Alcohol and Your Skin
In 2016, Vogue Magazine ran a provocative headline: Why Giving Up Alcohol Could Transform Your Skin. A year later, at peak holiday party time, GQ ran with something similar: Here's Exactly How Bad Drinking Alcohol is for Your Skin. These are two of the most influential fashion and beauty publications, one for men and one for women, that are willing to potentially give up millions of dollars in ad sales from alcohol companies to do a public service to their readers. The headlines are certainly provocative; but is all alcohol, in any amount, actually that harmful to your skin - or can it be consumed in moderation without destroying your youthfulness and beauty? In order to understand the impacts it has, it is helpful to understand the science. As the largest organ of your body, your skin serves a number of important functions including providing a barrier to the outside environment, maintaining water in your body, and helping to remove wastes from your body. The skin's anatomy is complex, interacting with a number of the body's systems, including the circulatory and nervous systems.
The Skin's AnatomyCourtesy of Johns Hopkins Medicine, below are a few of the basic components of skin, followed by a brief description of their functions:
- Hair - Hair serves a protective role in the skin. On most locations of the body, hair offers a protective covering, which regenerates on a regular basis. In some places, hair serves as a filter (such as in the nose and ears), a moisture and heat retention mechanism (such as the armpits and genital region), and in the middle ear it serves as a mechanism for regulating balance. Each hair follicle (in the hairy parts of the skin) is attached to a muscle, the arrector pili (see Arrector Pili for more information).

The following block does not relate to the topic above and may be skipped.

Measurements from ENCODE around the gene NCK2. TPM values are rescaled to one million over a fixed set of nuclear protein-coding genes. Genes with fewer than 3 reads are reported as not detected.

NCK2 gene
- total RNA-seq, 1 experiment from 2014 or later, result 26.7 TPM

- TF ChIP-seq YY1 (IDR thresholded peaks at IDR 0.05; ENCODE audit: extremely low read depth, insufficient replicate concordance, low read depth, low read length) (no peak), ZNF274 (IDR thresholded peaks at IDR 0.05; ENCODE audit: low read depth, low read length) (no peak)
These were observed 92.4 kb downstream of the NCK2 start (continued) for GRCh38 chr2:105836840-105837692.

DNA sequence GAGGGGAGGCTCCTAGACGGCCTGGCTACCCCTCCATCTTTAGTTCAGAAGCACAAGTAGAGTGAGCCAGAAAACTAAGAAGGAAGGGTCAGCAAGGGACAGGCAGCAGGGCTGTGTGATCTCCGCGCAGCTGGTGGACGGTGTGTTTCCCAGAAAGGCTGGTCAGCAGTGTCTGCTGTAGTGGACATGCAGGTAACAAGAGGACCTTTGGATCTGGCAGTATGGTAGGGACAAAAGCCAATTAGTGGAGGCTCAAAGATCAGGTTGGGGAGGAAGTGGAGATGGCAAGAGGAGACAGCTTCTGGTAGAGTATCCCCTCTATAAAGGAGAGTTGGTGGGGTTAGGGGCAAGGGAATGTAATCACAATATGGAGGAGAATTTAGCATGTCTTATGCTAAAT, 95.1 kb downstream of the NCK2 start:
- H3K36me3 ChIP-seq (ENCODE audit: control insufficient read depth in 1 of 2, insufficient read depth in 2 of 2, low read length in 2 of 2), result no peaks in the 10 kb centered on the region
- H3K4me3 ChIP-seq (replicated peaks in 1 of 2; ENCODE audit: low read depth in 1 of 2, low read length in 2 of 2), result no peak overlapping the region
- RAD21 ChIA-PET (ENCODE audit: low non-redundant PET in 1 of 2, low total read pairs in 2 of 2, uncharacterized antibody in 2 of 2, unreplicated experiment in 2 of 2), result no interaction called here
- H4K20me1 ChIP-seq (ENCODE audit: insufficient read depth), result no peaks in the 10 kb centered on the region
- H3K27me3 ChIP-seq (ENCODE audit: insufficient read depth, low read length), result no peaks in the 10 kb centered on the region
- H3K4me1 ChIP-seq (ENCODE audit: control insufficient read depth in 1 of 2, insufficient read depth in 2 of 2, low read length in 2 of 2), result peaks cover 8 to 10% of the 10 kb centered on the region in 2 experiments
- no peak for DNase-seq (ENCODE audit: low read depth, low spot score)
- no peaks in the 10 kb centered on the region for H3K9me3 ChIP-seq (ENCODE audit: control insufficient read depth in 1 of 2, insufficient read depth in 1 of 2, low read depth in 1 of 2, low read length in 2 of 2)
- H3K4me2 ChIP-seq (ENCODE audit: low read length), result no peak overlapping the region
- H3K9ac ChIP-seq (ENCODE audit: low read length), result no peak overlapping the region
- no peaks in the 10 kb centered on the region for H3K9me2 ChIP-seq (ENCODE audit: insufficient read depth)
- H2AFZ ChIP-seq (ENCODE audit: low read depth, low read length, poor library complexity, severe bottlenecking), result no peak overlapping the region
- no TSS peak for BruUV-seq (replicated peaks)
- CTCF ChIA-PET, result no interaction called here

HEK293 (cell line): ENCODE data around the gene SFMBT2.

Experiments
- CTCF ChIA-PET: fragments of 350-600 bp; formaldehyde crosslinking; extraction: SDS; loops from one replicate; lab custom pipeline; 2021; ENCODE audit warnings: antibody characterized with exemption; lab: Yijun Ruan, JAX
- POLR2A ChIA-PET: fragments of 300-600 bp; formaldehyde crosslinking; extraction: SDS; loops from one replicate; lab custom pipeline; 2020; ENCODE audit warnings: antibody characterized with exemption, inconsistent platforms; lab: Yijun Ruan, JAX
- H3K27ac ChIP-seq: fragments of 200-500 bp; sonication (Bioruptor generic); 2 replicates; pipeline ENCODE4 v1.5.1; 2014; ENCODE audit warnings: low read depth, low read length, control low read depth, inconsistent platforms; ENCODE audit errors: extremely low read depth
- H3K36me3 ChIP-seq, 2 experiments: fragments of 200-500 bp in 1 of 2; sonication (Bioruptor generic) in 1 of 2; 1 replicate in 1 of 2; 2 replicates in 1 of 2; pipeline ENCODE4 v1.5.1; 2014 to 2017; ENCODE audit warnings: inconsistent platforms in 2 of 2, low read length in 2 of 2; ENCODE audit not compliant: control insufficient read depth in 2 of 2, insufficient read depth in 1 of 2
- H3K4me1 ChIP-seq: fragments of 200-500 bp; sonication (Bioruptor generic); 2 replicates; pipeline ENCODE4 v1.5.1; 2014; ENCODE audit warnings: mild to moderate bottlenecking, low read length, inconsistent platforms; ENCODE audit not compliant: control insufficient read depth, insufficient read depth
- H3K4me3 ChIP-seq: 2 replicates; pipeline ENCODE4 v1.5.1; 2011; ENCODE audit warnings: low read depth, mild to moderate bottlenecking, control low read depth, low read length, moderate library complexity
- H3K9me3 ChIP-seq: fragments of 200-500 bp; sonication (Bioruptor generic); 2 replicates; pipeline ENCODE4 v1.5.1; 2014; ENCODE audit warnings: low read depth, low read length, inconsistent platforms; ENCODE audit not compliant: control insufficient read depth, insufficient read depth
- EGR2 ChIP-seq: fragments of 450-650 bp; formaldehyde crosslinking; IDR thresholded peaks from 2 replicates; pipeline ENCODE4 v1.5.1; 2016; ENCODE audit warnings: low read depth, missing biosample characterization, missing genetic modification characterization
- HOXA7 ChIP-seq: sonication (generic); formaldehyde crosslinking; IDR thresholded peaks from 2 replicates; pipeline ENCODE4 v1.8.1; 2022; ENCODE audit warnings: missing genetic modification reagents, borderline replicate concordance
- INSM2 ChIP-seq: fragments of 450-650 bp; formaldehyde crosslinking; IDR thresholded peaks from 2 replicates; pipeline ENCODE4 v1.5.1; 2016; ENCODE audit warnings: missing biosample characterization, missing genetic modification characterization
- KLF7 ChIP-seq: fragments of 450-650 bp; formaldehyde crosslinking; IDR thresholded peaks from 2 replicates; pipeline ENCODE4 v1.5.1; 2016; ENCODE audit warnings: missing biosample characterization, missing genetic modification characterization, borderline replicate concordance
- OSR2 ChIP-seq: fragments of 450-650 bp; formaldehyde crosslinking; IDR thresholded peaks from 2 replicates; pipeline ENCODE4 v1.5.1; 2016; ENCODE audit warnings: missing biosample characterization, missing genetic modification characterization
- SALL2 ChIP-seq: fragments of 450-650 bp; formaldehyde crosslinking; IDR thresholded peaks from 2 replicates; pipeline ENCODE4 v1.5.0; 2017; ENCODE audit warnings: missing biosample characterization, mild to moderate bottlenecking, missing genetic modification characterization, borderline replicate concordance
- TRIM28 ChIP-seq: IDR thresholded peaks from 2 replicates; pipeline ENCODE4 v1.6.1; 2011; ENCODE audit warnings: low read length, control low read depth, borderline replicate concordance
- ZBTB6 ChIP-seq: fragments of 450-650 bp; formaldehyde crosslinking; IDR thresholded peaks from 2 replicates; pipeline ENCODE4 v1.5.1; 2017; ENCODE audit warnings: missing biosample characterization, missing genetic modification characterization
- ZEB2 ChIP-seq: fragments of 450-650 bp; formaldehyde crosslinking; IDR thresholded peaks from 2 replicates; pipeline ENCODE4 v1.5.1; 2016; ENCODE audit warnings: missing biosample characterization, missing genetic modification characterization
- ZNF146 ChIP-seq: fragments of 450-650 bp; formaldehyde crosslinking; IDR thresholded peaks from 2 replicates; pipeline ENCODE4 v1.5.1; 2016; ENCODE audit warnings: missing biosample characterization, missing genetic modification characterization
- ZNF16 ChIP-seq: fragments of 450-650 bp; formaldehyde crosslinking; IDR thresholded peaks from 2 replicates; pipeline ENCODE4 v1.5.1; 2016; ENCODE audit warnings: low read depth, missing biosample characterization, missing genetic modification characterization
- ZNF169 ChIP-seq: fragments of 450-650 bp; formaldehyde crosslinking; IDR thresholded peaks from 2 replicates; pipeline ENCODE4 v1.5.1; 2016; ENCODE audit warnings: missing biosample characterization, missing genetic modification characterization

- Stratum Corneum - This is the dead skin layer that is visible when you look at your skin. It functions to protect the living cells beneath by providing a hard barrier between the outside world and the delicate cells inside. The stratum corneum is useful for diagnosis because in some conditions the stratum corneum will become thinner than normal.
- Epidermis - The epidermis is the next layer under the stratum corneum. Its function is to protect the body. It produces cells that will eventually become stratum corneum cells. It contains sensory nerves, specifically small diameter sensitive temperature fibers. These sensory nerves are helpful when evaluating a skin biopsy.
- Sensory Nerves - These are the nerves that innervate the epidermis. These nerves are the subject of evaluation when examining a skin biopsy after it has been immunostained. The sensory nerves in the epidermis serve to sense and transmit heat, pain, and other noxious sensations. When these nerves are not functioning properly they can produce sensations such as numbness, pins-and-needles, pain, tingling, or burning. When evaluated, characteristics of the nerve, such as total number, contiguity, diameter, branching, swelling, and overall health are taken into consideration.
- Dermis - The dermis is the next layer under the epidermis. The dermis contains all of the other sub-epidermal structures mentioned below. Dermis is characterized by loose, ribbon-like cells that hold dermal structures in place and serves to contain fluids.
- Arrector Pili Muscle - This is a tiny muscle that attaches to the base of a hair follicle at one end and to dermal tissue on the other end. In order to generate heat when the body is cold, the arrector pili muscles contract all at once, causing the hair to "stand up straight" on the skin. The arrector pili muscle is a source of information when evaluating a skin biopsy since it is well-innervated with autonomic nerves that control when the muscle contracts. These autonomic nerves are also visible when the skin biopsy is immunostained.
- Sebaceous Glands - These structures are associated closely with hair follicles because they produce an oily substance that coats and protects the hair shaft from becoming brittle.
- Sweat Glands - These glands produce moisture (sweat) which is secreted through tiny ducts to the surface of the skin (stratum corneum). The moisture serves as a cooling agent by making the surface of the skin moist. This moisture then evaporates and lowers the temperature of the skin.
- Basket Cells - These structures surround the base of hair follicles and serve as pressure sensors. They are a source of valuable information when assessing overall nerve health and condition.
- Blood Vessels - These structures carry vital nutrients and oxygen-rich blood to the cells that make up the layers of skin and then carry away waste products. Often, the blood vessels are in close proximity to collections of nerve bundles in the dermal and subdermal layers.